Top 10 Animated Shows From Britain
VOICE OVER: Rebecca Brayton
Script written by Fred Humphries
These are the greatest cartoons, claymation and stop motion animations that Britain has to offer. Join http://www.WatchMojo.com as we count down our picks for the Top 10 Animated Shows From Britain. For this list, we're looking at animated shows produced in or made for Britain that are for children and adults alike.
Special thanks to our users jkellis for submitting the idea using our interactive suggestion tool at http://www.WatchMojo.comsuggest
Script written by Fred Humphries
Top 10 Animated Shows From Britain
These are the greatest cartoons, claymation and stop motion animations that Britain has to offer. Welcome to WatchMojo.com and today we’re counting down our picks for the top 10 animated shows from Britain.
For this list, we’re looking at animated shows produced in or made for Britain that are for children and adults alike. These shows have a unique art style, interesting premise or compelling story that sets them apart from the rest.
#10: “Postman Pat” (1981-2013)
This stop-motion children’s show follows the daily rounds of Pat Clifton as he inevitably gets caught up in the misfortunes of the villagers of Greendale, a fictionalized version resembling Lancaster, Lancashire but inspired by the valley of Longsleddale. Always accompanied by his faithful black and white cat Jess, Pat will do his best to help his friends out and ultimately get them their post. A role model for his fellow townspeople and the viewer at home, Pat is unwavering in his kindness and generosity – meanwhile, the show’s success has spawned a 3D computer-animated film, a TV spinoff, and books.
#9: “The World of Peter Rabbit and Friends” (1992-95)
This adaptation of Beatrix Potter’s famous body of work has her collection of animals voiced by a number of high profile names in the British acting world. The likes of Hugh Laurie, Prunella Scales and Ian Holm lend their considerable talents to bring the show to life. The animation is incredibly similar to that used in the books, which makes the British countryside look almost whimsical. It is wonderfully innocent and reminds you of a much simpler time.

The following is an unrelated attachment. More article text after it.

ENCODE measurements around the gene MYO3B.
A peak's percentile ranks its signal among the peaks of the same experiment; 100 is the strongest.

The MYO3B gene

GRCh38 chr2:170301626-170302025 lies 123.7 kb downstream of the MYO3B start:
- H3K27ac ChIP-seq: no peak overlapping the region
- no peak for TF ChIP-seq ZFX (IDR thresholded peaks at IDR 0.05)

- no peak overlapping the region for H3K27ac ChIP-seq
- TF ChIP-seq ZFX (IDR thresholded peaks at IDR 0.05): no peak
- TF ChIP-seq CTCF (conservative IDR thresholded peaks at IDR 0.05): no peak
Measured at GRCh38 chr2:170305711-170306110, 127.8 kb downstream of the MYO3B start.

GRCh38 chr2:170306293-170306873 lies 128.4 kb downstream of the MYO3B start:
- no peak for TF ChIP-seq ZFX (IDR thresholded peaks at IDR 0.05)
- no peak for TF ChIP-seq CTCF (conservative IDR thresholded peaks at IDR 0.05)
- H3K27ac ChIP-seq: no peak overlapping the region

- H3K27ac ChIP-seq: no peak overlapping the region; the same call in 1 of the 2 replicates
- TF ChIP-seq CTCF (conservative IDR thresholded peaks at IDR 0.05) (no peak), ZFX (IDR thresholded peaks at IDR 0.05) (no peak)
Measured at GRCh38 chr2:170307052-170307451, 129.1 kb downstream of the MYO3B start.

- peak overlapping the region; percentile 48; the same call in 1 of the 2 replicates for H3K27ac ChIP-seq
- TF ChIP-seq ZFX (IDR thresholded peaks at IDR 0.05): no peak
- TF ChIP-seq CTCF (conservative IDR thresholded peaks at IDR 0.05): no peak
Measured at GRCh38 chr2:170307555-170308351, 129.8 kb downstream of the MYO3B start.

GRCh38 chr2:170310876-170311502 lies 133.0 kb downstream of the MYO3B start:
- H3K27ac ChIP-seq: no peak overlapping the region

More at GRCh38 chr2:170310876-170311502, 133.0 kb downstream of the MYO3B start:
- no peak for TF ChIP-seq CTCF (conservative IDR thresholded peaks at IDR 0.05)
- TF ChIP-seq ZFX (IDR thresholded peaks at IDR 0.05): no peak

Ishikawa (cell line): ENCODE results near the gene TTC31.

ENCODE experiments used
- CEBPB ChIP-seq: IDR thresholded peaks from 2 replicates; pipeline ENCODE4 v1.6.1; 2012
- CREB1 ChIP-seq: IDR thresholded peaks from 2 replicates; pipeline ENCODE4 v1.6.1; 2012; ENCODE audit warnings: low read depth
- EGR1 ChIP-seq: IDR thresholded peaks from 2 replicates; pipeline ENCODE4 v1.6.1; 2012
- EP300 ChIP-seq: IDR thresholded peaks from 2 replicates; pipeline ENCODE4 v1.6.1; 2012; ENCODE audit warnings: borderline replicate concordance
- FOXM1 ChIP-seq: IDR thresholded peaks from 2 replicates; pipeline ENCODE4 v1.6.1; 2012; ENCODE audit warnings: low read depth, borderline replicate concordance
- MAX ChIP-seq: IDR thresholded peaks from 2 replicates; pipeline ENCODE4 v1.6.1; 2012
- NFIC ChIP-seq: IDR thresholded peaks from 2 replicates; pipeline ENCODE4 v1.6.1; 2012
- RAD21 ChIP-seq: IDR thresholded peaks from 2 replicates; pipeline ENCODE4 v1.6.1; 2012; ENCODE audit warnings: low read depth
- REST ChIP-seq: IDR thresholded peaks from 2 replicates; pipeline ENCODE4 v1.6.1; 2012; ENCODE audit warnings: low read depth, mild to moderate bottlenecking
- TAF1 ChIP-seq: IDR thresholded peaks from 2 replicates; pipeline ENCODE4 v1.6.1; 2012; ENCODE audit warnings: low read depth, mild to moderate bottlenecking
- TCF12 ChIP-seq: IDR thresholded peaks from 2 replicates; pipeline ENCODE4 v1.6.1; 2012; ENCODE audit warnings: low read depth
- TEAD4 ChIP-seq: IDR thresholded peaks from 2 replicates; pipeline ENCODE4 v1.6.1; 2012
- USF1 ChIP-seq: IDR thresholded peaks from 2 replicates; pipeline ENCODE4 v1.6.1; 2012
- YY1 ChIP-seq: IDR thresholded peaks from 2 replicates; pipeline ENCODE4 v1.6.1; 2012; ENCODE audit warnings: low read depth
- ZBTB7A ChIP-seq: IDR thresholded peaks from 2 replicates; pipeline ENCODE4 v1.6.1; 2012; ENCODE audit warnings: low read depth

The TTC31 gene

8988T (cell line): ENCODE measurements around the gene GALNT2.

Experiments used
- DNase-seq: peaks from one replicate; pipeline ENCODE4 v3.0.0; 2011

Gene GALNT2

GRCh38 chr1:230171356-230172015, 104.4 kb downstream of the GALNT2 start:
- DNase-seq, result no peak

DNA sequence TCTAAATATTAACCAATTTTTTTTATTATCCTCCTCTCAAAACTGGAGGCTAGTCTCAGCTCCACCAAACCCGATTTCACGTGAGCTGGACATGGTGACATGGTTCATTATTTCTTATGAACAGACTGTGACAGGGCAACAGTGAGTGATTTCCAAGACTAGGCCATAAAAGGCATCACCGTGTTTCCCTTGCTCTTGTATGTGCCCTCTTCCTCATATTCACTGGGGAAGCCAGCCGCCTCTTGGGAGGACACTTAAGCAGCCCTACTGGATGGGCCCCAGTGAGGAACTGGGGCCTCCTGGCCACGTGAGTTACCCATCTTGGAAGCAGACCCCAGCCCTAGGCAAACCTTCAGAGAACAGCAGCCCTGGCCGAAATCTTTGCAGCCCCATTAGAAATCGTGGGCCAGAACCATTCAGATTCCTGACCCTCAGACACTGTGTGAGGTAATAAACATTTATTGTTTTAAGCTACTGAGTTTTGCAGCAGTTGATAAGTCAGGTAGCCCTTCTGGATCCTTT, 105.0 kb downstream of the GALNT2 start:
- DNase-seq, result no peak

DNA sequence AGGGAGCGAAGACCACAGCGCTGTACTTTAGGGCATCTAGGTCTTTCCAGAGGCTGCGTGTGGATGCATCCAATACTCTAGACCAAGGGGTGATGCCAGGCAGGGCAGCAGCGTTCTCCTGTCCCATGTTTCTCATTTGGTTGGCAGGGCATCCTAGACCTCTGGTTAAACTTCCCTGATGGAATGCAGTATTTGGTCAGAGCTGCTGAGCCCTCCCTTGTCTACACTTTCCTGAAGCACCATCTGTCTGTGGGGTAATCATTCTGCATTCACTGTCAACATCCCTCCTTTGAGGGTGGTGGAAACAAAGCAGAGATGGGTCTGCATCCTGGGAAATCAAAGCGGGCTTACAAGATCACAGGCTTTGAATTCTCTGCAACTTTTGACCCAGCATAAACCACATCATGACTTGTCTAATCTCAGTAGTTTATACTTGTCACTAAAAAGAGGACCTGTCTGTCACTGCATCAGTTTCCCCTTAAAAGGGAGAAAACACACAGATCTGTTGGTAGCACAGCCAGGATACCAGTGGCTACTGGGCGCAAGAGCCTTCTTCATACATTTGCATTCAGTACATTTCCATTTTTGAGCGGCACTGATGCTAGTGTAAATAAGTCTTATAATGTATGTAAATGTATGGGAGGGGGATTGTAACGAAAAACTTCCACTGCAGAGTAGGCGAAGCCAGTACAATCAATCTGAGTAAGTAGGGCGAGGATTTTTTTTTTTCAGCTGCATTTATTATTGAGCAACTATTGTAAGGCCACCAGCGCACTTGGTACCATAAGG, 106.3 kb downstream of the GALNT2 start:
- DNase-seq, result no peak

#8: “Clangers” (1969-74; 2015-)
One of the more abstract programmes on this list, the Clangers are a family of knitted space mouse-like creatures living on a small planet eating blue string pudding. They have no capability for speech themselves, but instead use a series of whistles to communicate, with the narrator giving an overview of the action. Each episode revolves around the family creating a new invention or being visited by spacemen or Eggbots. With little dialogue, it’s reliant on music to aid the flow of the story and so has a beautiful score to supplement the goings on during the show. In 2015, “The Clangers” was revived, Monty Python’s Michael Palin providing narration this time around.
#7: “Creature Comforts” (2003-06)
This stop motion clay animation franchise began with a highly unique mockumentary by Nick Park and Aardman Animations featuring the voices of everyday Britons synced up with a variety of different animals. An unusual idea for sure, but the short film resulted in pure hilarity, as well as in several UK TV ads and the 2003 TV series that makes our list. Though no longer directed by Park, “Creature Comforts” the series was still produced by Aardman Animations and included aquaphobic sharks, a bickering cat and dog, a philosophical amoeba and more. The show masterfully twists the general public’s tendency to ramble for the camera during interviews and gives every animal a bizarre and misguided – but amusing - outlook on life.
#6: “Danger Mouse” (1981-92, 2015-)